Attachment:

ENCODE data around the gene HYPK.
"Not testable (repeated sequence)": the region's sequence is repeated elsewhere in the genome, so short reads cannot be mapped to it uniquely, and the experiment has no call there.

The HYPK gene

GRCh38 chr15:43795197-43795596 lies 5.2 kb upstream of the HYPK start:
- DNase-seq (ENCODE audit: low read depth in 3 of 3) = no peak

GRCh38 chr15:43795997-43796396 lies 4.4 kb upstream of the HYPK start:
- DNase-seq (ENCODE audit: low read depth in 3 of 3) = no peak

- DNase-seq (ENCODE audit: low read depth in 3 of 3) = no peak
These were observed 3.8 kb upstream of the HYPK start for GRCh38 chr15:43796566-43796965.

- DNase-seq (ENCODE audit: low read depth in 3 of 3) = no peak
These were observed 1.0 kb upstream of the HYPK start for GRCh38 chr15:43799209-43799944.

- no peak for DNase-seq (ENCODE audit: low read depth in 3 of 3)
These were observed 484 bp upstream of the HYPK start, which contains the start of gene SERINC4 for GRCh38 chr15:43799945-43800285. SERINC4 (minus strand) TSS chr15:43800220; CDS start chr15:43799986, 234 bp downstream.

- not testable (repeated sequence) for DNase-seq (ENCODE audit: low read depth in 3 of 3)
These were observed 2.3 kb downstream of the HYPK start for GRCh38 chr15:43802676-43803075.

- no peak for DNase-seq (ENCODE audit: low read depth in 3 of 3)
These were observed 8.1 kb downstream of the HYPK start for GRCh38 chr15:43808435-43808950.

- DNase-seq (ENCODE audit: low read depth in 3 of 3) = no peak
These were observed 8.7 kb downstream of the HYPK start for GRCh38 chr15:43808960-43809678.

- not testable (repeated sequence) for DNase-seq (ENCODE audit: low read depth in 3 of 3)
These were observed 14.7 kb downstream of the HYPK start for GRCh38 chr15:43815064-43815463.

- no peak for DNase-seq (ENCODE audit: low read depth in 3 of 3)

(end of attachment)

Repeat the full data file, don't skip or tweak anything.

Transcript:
ENCODE data around the gene HYPK.
"Not testable (repeated sequence)": the region's sequence is repeated elsewhere in the genome, so short reads cannot be mapped to it uniquely, and the experiment has no call there.

The HYPK gene

GRCh38 chr15:43795197-43795596 lies 5.2 kb upstream of the HYPK start:
- DNase-seq (ENCODE audit: low read depth in 3 of 3) = no peak

GRCh38 chr15:43795997-43796396 lies 4.4 kb upstream of the HYPK start:
- DNase-seq (ENCODE audit: low read depth in 3 of 3) = no peak

- DNase-seq (ENCODE audit: low read depth in 3 of 3) = no peak
These were observed 3.8 kb upstream of the HYPK start for GRCh38 chr15:43796566-43796965.

- DNase-seq (ENCODE audit: low read depth in 3 of 3) = no peak
These were observed 1.0 kb upstream of the HYPK start for GRCh38 chr15:43799209-43799944.

- no peak for DNase-seq (ENCODE audit: low read depth in 3 of 3)
These were observed 484 bp upstream of the HYPK start, which contains the start of gene SERINC4 for GRCh38 chr15:43799945-43800285. SERINC4 (minus strand) TSS chr15:43800220; CDS start chr15:43799986, 234 bp downstream.

- not testable (repeated sequence) for DNase-seq (ENCODE audit: low read depth in 3 of 3)
These were observed 2.3 kb downstream of the HYPK start for GRCh38 chr15:43802676-43803075.

- no peak for DNase-seq (ENCODE audit: low read depth in 3 of 3)
These were observed 8.1 kb downstream of the HYPK start for GRCh38 chr15:43808435-43808950.

- DNase-seq (ENCODE audit: low read depth in 3 of 3) = no peak
These were observed 8.7 kb downstream of the HYPK start for GRCh38 chr15:43808960-43809678.

- not testable (repeated sequence) for DNase-seq (ENCODE audit: low read depth in 3 of 3)
These were observed 14.7 kb downstream of the HYPK start for GRCh38 chr15:43815064-43815463.

- no peak for DNase-seq (ENCODE audit: low read depth in 3 of 3)